### Author Topic: First All Grain Batch  (Read 4313 times)

#### ccarlson

• Guest
##### Re: First All Grain Batch
« Reply #15 on: July 02, 2011, 08:05:09 PM »
Keep in mind that Kai did an experiment where sparging with room temp water got him the same efficiency as sparging with hot water. Based on that and my own experience, I have to question how much the viscosity is reduced and how much difference it makes if it is.

My experience has shown hotter sparges to be a little more efficient. Also, a guy on another forum did a test that virtually eliminated conversion as factor. As he, and even Kai both pointed out, Kai's tests were inconclusive because he compared 2 different grain bills.
« Last Edit: July 03, 2011, 11:54:20 AM by ccarlson »

#### malzig

• Brewer
• Posts: 466
##### Re: First All Grain Batch
« Reply #16 on: July 02, 2011, 08:14:54 PM »
How did this other brewer eliminate conversion as a factor?

Viscosity would only matter if it resulted in more liquid being lost to the grain bed at lower temperatures, which doesn't happen in average gravity beers, in my experience.  If you lose 0.12 qt/# from 9 gallons of thin sugar solution, or 0.12 qt/# from 10 gallons of slightly more viscous sugar solution, the amount of solution and therefore the percentage of sugar lost is the same.

#### ccarlson

• Guest
##### Re: First All Grain Batch
« Reply #17 on: July 02, 2011, 08:26:24 PM »
Quote
How did this other brewer eliminate conversion as a factor?

He took grain from a batch that had been mashed over night as well as hot sparged. From that he measured out equal amounts of that grain and sparged one with hot water and the other with cold. The grain had been sitting at room temperature for a while so, even the one with hot water didn't get that warm, plus he collected the runnings and tested them within 5 minutes. Conversion could not have been a big factor, if any. In the end, the hot sparged grain produced a gravity of 4 or 5 points higher than the one cold sparged.

Keep in mind that he used dramatically different water temps. I think the hot was around 180F and the cold was in the 50's. It seemed like a pretty good test to me. At least he compared apples to apples, which was not done in the original test.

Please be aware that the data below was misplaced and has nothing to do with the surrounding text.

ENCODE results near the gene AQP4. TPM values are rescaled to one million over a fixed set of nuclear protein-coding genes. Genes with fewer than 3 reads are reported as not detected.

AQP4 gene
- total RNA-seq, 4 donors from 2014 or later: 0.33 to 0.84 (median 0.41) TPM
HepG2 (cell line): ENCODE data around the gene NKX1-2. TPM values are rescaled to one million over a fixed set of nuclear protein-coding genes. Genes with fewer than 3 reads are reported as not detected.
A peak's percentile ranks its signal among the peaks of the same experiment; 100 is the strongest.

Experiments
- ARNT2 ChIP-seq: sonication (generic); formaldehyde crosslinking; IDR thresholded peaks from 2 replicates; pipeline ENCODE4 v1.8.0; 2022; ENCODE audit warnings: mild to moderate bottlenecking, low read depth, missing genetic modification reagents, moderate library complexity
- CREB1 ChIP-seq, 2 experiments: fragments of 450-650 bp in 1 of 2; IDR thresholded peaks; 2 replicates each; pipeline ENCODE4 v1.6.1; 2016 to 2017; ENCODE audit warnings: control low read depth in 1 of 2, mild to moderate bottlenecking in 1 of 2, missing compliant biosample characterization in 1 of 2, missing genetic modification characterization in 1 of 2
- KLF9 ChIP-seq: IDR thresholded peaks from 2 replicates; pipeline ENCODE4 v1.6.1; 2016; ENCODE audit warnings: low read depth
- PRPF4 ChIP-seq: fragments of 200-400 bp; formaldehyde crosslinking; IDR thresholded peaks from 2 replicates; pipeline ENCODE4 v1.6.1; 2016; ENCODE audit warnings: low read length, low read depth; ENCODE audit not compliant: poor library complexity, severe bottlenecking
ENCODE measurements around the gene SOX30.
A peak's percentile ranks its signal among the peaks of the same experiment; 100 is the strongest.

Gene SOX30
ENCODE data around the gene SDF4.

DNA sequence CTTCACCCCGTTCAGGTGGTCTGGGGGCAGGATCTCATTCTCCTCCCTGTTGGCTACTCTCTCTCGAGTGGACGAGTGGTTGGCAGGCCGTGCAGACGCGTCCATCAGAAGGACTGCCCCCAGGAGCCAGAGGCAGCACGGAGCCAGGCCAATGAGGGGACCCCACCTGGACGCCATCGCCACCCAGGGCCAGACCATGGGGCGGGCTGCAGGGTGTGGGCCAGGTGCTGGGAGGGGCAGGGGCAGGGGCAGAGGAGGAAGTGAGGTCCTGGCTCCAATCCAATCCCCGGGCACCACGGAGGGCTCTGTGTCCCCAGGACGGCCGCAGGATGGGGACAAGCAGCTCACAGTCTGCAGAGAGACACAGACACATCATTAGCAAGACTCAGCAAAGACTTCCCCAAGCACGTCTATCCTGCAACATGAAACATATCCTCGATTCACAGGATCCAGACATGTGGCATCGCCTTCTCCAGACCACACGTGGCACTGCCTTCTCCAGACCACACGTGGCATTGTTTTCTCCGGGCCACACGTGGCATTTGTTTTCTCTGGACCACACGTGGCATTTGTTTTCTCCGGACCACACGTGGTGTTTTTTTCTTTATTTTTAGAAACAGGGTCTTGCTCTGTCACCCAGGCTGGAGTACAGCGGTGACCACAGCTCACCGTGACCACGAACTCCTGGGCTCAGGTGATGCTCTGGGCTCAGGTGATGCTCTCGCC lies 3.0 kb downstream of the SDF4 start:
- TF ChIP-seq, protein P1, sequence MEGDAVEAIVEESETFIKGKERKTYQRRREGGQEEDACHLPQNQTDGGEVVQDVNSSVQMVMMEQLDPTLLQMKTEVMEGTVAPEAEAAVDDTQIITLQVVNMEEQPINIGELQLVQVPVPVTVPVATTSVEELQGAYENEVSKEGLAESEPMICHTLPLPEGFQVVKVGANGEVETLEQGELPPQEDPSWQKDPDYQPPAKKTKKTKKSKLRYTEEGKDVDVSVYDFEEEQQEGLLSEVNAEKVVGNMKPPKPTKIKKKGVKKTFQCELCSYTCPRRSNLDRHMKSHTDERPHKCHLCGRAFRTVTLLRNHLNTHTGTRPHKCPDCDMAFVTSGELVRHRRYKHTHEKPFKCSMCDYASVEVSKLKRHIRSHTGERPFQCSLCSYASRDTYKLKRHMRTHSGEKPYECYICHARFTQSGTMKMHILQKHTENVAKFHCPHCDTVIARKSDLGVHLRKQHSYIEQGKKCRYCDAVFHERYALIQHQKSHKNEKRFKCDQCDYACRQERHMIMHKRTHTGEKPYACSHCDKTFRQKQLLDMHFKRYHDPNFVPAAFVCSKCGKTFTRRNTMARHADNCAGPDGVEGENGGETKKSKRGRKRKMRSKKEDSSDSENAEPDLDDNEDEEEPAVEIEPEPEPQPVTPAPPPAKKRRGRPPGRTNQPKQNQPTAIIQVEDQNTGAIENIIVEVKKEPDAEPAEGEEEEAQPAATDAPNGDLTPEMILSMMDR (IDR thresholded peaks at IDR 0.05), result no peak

#### malzig

• Brewer
• Posts: 466
##### Re: First All Grain Batch
« Reply #18 on: July 02, 2011, 08:30:58 PM »
Quite a bit of conversion can take place in 5 minutes.

#### hopfenundmalz

• Global Moderator
• I must live here
• Posts: 10231
• Milford, MI
##### Re: First All Grain Batch
« Reply #19 on: July 02, 2011, 08:51:16 PM »
I always heat my water at least 20 degrees above my target mash temperature....otherwise your in for a nightmare if your mash is not hot enough.

It is way easier to cool down a 4 gallon mash in a cooler than it is to heat it up....I would heat that water to 174....if it's too hot, just keep stirring your mash, like soup, and expsose it to the air to get it to cool down.....do this before using ice cubes or cold water....it might take longer to get your temp down, but at least you'll get it to where you want it...believe me, it's a royal pain to be constantly adding boiling water to a 10 gallon cooler full of mash that wont hit your target temp
This is system dependent.  I mash in a half barrel with a false bottom and recirculate with a pump.  Turn on the pump, light the fire, wait until within 1 or 2 degrees of desired temp, turn off the fire and pump.  Stir a little as the heat goes from the  metal into the mash and equilibrates, and that is it.  Not hard at all.

Jeff Rankert
BJCP National
Ann Arbor Brewers Guild